America supports the Mahsa Amini protests – not regime change

Determined to continue its nuclear talks, Washington has drawn the line. Will this affect the demonstrations?

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Iran’s leadership is holding the ongoing nationwide protests in contempt, viewing them as leaderless uprisings that are doomed to fizzle out. The regime is also betting that international denunciations of its repression of the protests will go away because of the global preoccupation with the Ukraine war. Thus, Tehran is not paying much attention to statements of condemnations coming from around the world.

The death of Mahsa Amini in the custody of Iran’s morality police last month triggered a wave of protests that were met with violent repression by the authorities, killing scores of young people. The "Hijab Revolution", as some have dubbed the uprising, has erupted against the imposition of the headscarf on women, sending shockwaves of awe and disgust around the world.

But European leaders are mostly turning a blind eye in order to avoid antagonising the Iranian regime and, consequently, encouraging it to continue rejecting a nuclear deal. The failure to finalise an agreement will almost certainly lead to a harsh winter for Europe – unless Tehran agrees to offset the embargoed Russian oil supplies – and into the resumption of Iranian-linked terror activities on the continent and the acceleration of its military nuclear programmes.

For its part, the Biden administration is avoiding burning bridges with Tehran, still trying to tempt its regime into a deal, while also imposing low-level sanctions. Indeed, Washington is claiming to support the protests based on its commitment to human rights, but is at the same time declaring that it’s not concerned with regime change in Iran.

Tehran would like to see the western policy of wilful blindness continue so that it can go on exporting its oil – and the oil it pilfers from Iraq – to countries in the East. This way, it can put down the uprising and dispel any notions of regime change at home and abroad.

In the Iranian leadership’s view, the protests are "emotional" and "psychological", led by small groups of young women and men belonging to a generation that has no experience organising politically. The regime believes it can prevent the protesters from organising themselves further by downplaying their importance and emphasising their apolitical nature, that is, by denying that they are protests against the regime’s mismanagement of the country.

With the world fearing that the Ukraine war could escalate into a nuclear catastrophe, it’s unlikely to rush to the help of the young Iranian men and women against the repression of their theocratic regime. This is exactly what the regime will be counting on.

Only the Iranian people can change this equation and surprise the regime’s men, and prove that their strategy is misplaced. If a critical mass is reached and a step change occurs in the minds of the people, cutting through generations, the 2022 protests could succeed where the 2019 uprising failed (both were triggered by injustices against young Iranian women).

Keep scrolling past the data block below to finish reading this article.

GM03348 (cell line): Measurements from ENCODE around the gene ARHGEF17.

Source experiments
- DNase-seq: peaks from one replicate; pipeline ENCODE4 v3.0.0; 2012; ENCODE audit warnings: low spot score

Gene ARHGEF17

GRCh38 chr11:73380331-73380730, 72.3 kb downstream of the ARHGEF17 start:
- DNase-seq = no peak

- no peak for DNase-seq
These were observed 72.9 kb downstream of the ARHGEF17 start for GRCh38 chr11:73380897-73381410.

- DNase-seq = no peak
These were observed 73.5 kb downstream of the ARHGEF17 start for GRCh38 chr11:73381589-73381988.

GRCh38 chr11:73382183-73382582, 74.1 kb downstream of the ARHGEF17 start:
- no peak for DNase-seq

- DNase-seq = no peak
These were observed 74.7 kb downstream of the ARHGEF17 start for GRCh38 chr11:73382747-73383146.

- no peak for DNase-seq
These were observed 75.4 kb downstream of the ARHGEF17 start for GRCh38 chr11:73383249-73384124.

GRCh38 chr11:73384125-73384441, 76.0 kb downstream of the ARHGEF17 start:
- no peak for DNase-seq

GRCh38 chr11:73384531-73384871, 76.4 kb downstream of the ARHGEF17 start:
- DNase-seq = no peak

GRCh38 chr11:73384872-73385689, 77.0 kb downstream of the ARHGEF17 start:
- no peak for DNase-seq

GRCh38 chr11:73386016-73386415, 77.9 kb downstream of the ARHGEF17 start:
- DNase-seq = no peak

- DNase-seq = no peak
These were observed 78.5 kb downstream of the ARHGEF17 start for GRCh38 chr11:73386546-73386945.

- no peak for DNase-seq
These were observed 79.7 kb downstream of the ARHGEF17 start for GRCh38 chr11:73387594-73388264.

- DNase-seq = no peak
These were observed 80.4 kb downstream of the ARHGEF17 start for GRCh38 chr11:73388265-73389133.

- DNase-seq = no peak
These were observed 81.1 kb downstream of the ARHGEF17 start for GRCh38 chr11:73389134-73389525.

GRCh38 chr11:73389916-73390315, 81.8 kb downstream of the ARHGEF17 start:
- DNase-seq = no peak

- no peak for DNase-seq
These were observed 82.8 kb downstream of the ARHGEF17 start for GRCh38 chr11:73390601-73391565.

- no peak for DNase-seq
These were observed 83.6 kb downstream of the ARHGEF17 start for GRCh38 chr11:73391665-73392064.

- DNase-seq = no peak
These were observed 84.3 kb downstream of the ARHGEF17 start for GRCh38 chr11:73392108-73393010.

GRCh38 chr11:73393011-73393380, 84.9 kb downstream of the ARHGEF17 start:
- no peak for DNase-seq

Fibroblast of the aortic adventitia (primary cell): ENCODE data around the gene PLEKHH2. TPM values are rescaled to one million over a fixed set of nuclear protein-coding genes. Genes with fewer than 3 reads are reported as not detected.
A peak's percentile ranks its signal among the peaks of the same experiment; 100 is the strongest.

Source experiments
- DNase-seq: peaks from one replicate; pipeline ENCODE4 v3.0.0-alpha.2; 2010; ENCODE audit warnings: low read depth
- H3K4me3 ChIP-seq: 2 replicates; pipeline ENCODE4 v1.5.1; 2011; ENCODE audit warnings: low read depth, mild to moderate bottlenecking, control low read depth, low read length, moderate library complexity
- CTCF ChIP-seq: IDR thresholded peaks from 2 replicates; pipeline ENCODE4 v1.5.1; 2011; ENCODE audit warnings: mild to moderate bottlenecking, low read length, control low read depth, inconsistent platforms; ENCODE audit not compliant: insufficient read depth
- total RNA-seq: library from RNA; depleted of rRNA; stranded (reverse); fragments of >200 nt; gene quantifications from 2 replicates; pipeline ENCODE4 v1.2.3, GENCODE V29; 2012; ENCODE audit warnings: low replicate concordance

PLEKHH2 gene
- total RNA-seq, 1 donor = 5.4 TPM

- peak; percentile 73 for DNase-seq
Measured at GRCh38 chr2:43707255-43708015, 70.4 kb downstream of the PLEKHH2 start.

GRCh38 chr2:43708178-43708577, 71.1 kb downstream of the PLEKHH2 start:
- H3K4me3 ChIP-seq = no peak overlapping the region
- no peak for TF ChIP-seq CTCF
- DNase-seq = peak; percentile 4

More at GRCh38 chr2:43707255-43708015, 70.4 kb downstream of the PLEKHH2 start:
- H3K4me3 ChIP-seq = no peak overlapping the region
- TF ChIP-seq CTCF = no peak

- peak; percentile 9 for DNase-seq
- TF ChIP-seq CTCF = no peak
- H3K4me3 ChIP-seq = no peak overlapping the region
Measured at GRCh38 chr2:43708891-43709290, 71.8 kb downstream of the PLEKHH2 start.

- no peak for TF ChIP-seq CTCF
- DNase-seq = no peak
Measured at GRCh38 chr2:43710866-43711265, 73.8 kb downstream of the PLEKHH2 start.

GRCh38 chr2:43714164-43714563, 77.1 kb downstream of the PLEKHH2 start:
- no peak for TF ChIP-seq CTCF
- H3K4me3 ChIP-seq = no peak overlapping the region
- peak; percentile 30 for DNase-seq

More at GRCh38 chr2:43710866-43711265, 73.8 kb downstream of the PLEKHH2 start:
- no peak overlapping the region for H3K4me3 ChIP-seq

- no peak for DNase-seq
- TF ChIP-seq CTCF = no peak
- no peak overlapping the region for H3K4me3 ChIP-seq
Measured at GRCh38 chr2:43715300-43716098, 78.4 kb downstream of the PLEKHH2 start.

The regime will look to put down the demonstrations as quickly as possible, to avoid further damage to the potential deal it wants to make with Europe and the US. It’s therefore important that, from its point of view, the protests end quickly and without further repression, but in a way that allows the regime to say that they were just an emotional outpouring. Once it has achieved this objective, it can wait for the US mid-term election to conclude before resuming its nuclear blackmail with an eye on the start-stop negotiations with the global powers.

The nuclear negotiations have reached a dead end right now, with US officials themselves conceding that they misread the Iranian regime.

Iranian President Ebrahim Raisi speaking during a televised interview in Tehran last month. AFP

The US and the Europeans realised that Tehran was willing to sacrifice the entire deal (and accompanying sanctions relief) in order to retain its advanced nuclear programme. The regime did not want the programme to be monitored by the IAEA, which was a red line for the Biden administration.

Washington has been more open-minded about separating other issues from the nuclear project, such as Iran’s military assistance to Russia in its war against Ukraine and Iran’s repression of the ongoing protests. The Biden administration has insisted that its goal remains to rein in Tehran’s military nuclear ambitions diplomatically. It has also maintained that a military solution is not an option as of today.

The question then is what options does the US have if the status quo continues, which is the stalemate between non-collapse of the negotiations and non-activation of the military option? This administration says it will follow the path of sanctions pursued by previous president Donald Trump and intensify those punitive measures.

What the US won't do is link the protests to these sanctions and negotiations. Indeed, the administration is satisfied with the measures it has taken so far in support of the protesters, denouncing the regime, imposing sanctions, and offering assistance to keep communication lines open between the protesters and the rest of the world. At the same time, pragmatism has prompted it to strike a balance between values that need upholding and the necessity to rein in Iran’s nuclear ambitions.

It is the same logic that prompts the Biden administration to not link the financial windfall that will benefit the Islamic Revolutionary Guard Corps following sanctions relief with Tehran’s regional behaviour, despite the administration’s admission of failure to find ways to stop the IRGC and its proxies’ subversive projects in Lebanon, Syria, Iraq and Yemen.

Published: October 02, 2022, 2:00 PM